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President Obama is on vacation. Should he be?


President Barack Obama follows through on a swing while golfing at Farm Neck Golf Club, in Oak Bluffs, Mass., on the island of Martha's Vineyard, Sunday, Aug. 10, 2014. (AP Photo/Steven Senne)

In a column Tuesday morning, WaPo's Dana Milbank lays into President Obama for taking a two-week vacation amid American airstrikes in Iraq, criticism of his foreign policy by former Secretary of State Hillary Clinton and a variety of other conflagrations around the world and domestically including the controversy over the shooting of Michael Brown in Missouri. Writes Milbank:

Obama was doggedly sticking with his plans to go on vacation — a decision that, if not in the category of stupid stuff, could fit under the heading of 'tone deafness.'.... Obama stood on the South Lawn on Saturday updating Americans on the new bombing campaign in Iraq — and then he boarded Marine One for a two-week trip to Martha’s Vineyard. There, half an hour after arriving at his vacation home, he was already on his way to a golf course. He played again Sunday, then had a beach outing Monday followed by a political fundraiser.

The striking contrast between Obama's vacation and the situation in Iraq was on display in the president's remark at the fundraiser that Milbank mentions above -- a cash-gathering event for the Democratic Senatorial Campaign Committee.

Here's Obama in the 4th paragraph of his remarks as delivered:

First of all, it’s really wonderful to be at Martha’s Vineyard, especially when the weather is this good.  And Michelle and the girls are having a wonderful time.  And we were hanging out with some seals this afternoon who came by and said hello.  I found, as somebody from Hawaii, the water is still a little cold.  But it couldn’t have been nicer.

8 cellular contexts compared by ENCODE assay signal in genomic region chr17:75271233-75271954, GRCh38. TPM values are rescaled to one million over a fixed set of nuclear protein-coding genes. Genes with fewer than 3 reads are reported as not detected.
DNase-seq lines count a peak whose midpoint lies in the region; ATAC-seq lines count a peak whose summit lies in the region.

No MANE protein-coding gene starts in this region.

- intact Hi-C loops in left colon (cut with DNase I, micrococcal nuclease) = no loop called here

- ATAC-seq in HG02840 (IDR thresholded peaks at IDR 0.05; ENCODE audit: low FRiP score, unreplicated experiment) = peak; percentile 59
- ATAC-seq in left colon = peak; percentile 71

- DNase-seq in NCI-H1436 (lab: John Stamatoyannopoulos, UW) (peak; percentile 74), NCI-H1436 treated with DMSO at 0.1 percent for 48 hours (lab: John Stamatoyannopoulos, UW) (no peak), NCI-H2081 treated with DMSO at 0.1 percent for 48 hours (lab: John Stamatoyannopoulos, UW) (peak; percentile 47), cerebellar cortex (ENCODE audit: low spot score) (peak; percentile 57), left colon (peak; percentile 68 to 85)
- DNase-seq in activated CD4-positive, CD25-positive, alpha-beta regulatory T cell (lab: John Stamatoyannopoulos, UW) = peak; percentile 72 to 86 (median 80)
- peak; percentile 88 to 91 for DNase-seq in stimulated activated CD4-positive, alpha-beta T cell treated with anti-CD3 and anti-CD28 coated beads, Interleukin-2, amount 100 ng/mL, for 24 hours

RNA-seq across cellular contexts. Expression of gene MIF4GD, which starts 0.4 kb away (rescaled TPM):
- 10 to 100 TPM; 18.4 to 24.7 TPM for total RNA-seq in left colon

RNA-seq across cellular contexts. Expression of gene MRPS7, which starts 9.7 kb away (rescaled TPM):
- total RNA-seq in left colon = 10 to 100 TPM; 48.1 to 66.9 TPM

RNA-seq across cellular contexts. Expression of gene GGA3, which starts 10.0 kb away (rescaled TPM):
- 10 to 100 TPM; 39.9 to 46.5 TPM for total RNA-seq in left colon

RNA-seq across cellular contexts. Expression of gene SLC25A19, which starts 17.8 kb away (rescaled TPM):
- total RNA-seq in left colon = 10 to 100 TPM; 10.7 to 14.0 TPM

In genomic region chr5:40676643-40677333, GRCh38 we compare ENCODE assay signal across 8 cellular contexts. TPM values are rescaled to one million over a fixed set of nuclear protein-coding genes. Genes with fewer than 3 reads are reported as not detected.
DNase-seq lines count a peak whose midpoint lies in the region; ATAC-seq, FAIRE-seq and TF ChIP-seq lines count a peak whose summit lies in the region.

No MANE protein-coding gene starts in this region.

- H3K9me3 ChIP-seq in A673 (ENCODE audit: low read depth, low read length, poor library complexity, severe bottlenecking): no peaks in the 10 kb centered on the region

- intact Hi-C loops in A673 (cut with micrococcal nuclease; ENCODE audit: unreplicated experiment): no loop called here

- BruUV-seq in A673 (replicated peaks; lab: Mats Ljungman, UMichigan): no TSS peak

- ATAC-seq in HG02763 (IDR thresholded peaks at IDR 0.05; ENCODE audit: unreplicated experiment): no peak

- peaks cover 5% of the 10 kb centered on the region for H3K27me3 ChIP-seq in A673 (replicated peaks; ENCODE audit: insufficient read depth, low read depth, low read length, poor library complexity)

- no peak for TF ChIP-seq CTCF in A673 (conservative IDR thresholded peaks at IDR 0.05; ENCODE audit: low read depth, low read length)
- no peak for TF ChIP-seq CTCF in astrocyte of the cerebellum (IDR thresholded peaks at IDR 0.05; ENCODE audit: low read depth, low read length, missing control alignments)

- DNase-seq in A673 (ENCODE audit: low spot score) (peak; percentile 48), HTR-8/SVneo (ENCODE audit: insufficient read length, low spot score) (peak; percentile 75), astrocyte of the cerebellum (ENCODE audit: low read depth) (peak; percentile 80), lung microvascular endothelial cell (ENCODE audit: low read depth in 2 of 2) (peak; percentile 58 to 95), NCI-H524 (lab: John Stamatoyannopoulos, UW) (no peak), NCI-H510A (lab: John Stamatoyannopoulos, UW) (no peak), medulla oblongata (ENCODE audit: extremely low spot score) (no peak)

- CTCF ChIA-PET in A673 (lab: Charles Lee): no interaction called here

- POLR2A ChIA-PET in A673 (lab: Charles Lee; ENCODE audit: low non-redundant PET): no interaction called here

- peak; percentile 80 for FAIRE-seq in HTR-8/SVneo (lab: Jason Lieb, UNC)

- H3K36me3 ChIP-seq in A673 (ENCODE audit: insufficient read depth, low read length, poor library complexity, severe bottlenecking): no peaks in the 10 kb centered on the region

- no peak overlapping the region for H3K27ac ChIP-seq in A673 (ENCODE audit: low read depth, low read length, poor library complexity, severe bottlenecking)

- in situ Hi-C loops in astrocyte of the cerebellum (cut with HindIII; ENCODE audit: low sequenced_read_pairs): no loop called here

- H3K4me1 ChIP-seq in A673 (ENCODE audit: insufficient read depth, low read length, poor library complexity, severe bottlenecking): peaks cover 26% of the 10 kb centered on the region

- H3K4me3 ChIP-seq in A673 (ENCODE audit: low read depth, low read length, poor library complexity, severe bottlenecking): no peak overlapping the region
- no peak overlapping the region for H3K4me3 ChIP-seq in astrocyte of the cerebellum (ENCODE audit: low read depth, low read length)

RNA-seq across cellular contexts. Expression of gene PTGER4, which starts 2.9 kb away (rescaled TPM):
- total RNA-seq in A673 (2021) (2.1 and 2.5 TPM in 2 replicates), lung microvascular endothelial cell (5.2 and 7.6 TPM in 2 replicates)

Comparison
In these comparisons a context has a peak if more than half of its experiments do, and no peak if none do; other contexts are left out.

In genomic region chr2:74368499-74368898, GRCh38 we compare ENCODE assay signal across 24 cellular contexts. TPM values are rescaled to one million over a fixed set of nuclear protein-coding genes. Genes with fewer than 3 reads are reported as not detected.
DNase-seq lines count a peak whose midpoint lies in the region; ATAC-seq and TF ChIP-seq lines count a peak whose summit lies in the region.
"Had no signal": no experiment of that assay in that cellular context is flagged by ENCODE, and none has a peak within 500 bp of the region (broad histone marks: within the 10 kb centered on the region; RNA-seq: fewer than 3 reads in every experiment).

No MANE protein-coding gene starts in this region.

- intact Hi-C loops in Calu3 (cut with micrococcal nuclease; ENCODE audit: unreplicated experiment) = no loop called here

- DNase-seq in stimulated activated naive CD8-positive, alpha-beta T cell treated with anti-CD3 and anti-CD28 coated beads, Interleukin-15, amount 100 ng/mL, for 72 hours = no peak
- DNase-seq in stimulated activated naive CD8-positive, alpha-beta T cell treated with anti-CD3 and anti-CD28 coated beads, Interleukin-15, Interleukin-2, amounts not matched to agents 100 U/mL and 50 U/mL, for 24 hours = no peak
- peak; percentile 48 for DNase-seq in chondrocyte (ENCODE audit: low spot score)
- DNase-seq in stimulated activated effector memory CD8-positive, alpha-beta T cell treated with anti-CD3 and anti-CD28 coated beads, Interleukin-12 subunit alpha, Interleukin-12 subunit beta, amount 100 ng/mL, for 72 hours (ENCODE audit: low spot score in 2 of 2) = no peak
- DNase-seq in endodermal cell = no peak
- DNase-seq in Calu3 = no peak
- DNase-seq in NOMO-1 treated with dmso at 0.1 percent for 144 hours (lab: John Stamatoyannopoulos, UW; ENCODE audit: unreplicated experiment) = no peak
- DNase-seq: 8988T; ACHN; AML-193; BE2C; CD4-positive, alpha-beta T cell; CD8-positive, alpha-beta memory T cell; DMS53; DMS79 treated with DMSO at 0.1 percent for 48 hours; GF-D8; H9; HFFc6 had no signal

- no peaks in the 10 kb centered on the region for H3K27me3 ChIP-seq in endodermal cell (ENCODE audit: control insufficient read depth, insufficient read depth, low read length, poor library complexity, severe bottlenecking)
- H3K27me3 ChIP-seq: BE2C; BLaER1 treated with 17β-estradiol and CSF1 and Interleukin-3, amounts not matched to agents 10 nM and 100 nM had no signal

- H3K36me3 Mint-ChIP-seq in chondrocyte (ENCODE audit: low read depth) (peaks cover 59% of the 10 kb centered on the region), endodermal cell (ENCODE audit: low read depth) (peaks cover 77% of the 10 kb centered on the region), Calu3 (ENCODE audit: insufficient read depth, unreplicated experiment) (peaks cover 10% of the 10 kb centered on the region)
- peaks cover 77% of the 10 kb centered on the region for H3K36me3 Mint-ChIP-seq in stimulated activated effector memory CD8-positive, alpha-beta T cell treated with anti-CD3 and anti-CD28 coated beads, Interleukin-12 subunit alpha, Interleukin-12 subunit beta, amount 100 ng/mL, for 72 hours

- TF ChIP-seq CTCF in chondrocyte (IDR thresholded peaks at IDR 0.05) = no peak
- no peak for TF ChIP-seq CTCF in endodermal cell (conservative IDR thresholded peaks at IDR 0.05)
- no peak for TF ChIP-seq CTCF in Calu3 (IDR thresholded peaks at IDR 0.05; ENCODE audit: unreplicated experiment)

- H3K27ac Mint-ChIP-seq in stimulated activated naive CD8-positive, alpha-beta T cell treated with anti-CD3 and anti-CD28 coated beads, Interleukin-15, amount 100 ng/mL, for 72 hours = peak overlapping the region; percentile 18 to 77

And here he is in the 8th paragraph:

We also are seeing around the world incredible challenges, many of them all coming to a head at the same time.  The Middle East is just one of the major challenges we have.  And before I came here, I had a chance to speak to the Prime Minister-designate of Iraq.  I’m hopeful that now we have the opportunity to form a government in Iraq that can be an effective partner for us, but, more importantly, can form the kind of broad, inclusive government that serves as a basis for them to repel the terrorist movement, ISIL, that has been sweeping across the country.

The juxtaposition of bombs falling in Iraq and Obama interacting with seals on an affluent island is one that has enraged conservatives who spent Tuesday morning tweeting a video of Obama before he ran for president saying that "if you seek [the presidency] you have to be prepared to give your life to it."

Conservative outrage aside -- and remember that liberals reacted the same way to George W. Bush's vacations on his Crawford, Texas ranch -- there has not been any real blowback among the public about President Obama's vacation plans in the past. Almost one year ago to the day, Fox News Channel conducted the only polling we could find on the topic of Obama's vacations. The Fox sample split 48 percent to 48 percent on whether Obama had been "working hard to enough to deserve" an August vacation. By contrast, just 14 percent said Congress had worked hard enough to deserve a vacation while 82 percent said they had not.  In 2010, Fox asked whether people felt "resentful" of the number of vacations the Obamas were taking. Just one in five said they did.

Of course, that polling doesn't take into account the current situation, which is forcing Obama into a somewhat awkward split screen presidency -- a beach day and a statement on Iraq in the same afternoon, for example. Still, it's hard to see how Obama's decision to stay on vacation amid the Iraq operation becomes an issue outside of the conservative base, which -- breaking news! -- doesn't like much of anything he does.  Vacations are still sacred, it seems.

[posttv url="http://www.washingtonpost.com/posttv/politics/criticism-of-presidential-vacations-is-nothing-new/2014/08/14/cca65364-232b-11e4-8b10-7db129976abb_video.html" ]

Chris Cillizza writes “The Fix,” a politics blog for the Washington Post. He also covers the White House.

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